Over the years, his extraordinary skills and warm personality have landed him celebrity clientele including the late Lou Reed—who had credited Master Ren with adding 10 years to his life — as well as features in many major media platforms. He’s appeared on ESPN, The National Examiner, the Late Show on CBS, and has been profiled on the covers of Kung Fu Qigong (the predecessor of Kung Fu Tai Chi Magazine), Qi Magazine, Journal of Asian Martial Arts, World Journal Weekly Magazine, Inside Kung-Fu Magazine, and Kung Fu Tai Chi Magazine, and more. He has also collaborated on a number of books, articles, and Tai Chi teaching DVD’s.
Master Ren continues to devote himself to teaching and improving the health and mindset of his students, as well as initiating new Tai Chi practitioners in the C.A.R.E. method, assisting each student to progress in their practice by being Calm, Alert, Relaxed and Energized.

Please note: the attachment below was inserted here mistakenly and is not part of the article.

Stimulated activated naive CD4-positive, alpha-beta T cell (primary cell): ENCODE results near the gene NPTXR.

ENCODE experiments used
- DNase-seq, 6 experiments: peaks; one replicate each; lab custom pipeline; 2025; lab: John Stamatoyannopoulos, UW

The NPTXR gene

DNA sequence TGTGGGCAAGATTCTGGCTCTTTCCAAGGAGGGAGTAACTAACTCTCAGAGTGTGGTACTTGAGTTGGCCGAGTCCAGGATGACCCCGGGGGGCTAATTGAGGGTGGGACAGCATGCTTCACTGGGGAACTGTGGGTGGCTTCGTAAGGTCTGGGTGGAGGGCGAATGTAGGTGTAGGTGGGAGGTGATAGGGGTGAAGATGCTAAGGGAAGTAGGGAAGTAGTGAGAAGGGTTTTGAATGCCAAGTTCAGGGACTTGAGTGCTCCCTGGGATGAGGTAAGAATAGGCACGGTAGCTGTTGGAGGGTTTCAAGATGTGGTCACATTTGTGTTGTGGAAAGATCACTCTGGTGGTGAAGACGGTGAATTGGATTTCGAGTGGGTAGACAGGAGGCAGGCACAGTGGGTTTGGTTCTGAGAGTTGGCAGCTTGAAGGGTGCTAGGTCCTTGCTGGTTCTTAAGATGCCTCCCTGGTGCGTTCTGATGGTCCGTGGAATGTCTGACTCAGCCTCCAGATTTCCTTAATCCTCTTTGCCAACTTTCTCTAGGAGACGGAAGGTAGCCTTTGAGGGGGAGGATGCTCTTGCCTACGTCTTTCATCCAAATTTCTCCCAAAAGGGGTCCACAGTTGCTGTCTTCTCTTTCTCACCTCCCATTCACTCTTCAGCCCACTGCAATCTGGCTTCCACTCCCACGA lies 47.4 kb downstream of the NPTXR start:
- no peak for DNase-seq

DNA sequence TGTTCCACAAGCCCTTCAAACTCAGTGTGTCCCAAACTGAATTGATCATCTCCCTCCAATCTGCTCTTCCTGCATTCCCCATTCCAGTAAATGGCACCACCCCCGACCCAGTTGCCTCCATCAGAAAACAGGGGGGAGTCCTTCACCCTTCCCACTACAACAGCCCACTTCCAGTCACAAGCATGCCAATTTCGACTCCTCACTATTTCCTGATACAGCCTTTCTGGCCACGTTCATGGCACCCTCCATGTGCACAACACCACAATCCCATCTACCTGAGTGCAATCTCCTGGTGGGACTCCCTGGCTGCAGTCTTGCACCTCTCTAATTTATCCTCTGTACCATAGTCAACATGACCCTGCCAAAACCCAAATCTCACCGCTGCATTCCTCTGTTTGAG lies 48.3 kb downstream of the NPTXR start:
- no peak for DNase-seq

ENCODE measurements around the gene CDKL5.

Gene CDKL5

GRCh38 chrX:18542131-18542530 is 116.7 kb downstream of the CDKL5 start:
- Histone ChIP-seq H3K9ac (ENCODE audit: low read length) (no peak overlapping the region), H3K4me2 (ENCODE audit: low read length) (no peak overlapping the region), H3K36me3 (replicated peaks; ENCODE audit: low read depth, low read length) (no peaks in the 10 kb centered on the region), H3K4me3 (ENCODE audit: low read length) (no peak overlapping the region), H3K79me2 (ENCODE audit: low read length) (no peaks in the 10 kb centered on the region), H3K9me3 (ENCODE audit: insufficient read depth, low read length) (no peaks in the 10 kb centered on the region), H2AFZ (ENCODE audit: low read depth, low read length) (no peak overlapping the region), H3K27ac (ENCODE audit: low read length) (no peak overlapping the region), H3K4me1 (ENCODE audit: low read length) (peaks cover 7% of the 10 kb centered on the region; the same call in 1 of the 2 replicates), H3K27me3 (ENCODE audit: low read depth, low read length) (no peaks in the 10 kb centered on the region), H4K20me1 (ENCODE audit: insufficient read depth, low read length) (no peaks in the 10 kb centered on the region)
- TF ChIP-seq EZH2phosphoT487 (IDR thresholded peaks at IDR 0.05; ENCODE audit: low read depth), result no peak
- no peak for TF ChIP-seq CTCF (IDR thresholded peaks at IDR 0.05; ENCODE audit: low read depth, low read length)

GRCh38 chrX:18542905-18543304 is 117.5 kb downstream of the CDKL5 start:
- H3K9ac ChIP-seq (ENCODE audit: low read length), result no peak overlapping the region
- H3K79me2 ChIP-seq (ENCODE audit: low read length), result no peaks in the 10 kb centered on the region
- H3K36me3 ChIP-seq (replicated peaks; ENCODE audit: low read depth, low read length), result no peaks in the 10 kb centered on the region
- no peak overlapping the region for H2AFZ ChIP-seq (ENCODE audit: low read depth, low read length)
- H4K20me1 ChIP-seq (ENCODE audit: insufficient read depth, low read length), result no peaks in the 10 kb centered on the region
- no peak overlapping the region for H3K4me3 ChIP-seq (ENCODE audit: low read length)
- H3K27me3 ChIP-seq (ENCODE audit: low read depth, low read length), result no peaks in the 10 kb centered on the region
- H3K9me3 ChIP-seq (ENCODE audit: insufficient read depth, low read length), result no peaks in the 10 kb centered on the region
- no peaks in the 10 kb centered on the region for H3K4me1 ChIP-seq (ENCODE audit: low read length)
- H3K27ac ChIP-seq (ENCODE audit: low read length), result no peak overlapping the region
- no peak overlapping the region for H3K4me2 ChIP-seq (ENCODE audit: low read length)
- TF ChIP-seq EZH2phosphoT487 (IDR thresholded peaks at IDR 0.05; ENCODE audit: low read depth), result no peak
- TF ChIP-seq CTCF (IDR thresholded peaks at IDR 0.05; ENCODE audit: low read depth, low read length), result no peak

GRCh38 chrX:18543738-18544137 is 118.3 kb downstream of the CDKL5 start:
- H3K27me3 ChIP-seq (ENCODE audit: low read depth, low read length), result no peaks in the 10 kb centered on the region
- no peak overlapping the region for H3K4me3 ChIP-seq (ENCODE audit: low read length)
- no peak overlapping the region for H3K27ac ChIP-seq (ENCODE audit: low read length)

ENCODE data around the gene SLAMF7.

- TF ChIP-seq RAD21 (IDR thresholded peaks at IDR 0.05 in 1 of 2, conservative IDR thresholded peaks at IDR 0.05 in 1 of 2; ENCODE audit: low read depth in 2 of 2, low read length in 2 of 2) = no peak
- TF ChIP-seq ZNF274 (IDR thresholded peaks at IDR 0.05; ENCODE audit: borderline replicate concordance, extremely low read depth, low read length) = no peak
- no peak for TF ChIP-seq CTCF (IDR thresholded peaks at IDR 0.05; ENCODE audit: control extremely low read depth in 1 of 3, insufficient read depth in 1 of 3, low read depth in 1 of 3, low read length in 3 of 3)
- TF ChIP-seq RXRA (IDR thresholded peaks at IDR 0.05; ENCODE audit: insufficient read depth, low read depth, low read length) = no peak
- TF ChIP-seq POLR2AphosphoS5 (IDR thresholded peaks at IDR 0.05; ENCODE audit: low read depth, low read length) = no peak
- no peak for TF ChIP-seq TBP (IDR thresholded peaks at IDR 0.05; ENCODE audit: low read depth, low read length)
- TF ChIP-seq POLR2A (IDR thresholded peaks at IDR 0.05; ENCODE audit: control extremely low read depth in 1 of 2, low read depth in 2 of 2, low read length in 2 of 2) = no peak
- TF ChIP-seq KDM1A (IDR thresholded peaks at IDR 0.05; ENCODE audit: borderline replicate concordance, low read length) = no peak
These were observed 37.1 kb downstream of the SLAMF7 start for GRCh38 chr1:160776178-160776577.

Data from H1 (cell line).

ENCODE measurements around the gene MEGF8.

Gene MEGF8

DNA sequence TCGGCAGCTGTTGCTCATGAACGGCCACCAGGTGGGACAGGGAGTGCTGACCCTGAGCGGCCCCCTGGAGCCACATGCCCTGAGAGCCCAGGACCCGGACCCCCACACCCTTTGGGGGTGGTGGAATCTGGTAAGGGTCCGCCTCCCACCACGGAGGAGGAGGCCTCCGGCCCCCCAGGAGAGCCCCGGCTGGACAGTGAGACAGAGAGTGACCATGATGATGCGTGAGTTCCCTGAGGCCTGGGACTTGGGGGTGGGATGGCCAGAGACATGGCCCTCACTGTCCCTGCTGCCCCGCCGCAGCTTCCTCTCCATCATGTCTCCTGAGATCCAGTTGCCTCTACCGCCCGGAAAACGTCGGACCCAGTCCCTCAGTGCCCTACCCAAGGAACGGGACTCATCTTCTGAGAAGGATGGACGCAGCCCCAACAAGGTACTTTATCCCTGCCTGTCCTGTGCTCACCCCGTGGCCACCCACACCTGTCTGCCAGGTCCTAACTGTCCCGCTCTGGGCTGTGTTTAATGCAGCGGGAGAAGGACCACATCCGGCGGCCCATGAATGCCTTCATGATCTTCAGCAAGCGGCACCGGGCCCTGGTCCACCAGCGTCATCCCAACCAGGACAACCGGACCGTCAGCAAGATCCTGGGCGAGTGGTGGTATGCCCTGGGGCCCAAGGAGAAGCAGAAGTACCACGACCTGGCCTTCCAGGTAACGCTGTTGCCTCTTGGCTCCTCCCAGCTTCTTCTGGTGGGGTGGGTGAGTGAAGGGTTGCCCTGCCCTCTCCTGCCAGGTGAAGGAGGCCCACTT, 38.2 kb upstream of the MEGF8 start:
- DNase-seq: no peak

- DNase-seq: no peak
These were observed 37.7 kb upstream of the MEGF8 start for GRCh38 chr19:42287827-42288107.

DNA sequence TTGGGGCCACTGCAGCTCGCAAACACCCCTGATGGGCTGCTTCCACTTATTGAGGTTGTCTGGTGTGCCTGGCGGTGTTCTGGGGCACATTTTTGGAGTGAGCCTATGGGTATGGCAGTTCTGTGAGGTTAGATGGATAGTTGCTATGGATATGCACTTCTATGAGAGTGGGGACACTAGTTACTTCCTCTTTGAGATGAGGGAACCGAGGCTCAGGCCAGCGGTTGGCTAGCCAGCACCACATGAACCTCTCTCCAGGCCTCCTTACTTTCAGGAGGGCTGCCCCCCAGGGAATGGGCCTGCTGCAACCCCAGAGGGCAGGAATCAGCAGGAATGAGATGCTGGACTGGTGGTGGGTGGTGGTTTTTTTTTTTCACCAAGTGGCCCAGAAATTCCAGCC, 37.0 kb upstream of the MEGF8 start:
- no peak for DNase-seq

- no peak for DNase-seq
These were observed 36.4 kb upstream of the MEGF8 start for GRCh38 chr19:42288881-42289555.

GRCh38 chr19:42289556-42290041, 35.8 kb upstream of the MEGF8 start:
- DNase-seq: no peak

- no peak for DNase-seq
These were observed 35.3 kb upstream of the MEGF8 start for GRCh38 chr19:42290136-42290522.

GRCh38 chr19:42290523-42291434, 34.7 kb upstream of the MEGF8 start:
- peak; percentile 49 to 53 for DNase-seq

Alan has been practicing Tai Chi since 1976. He first started with the Yang style under the tutelage of Master CK Chu in Manhattan where he gained insights into the basics of Tai Chi and meditation.
For the past 17 years he has studied with Grand Master Ren Guang Yi who teaches the original form of Tai Chi, the Chen style. Through his relationship with Grand Master Ren, he has gained a deep understanding of Tai Chi as it relates to the mind-body experience, meditation and self-defense. Nine years ago, Alan was humbled when Grand Master Ren encouraged him to teach Chen Tai Chil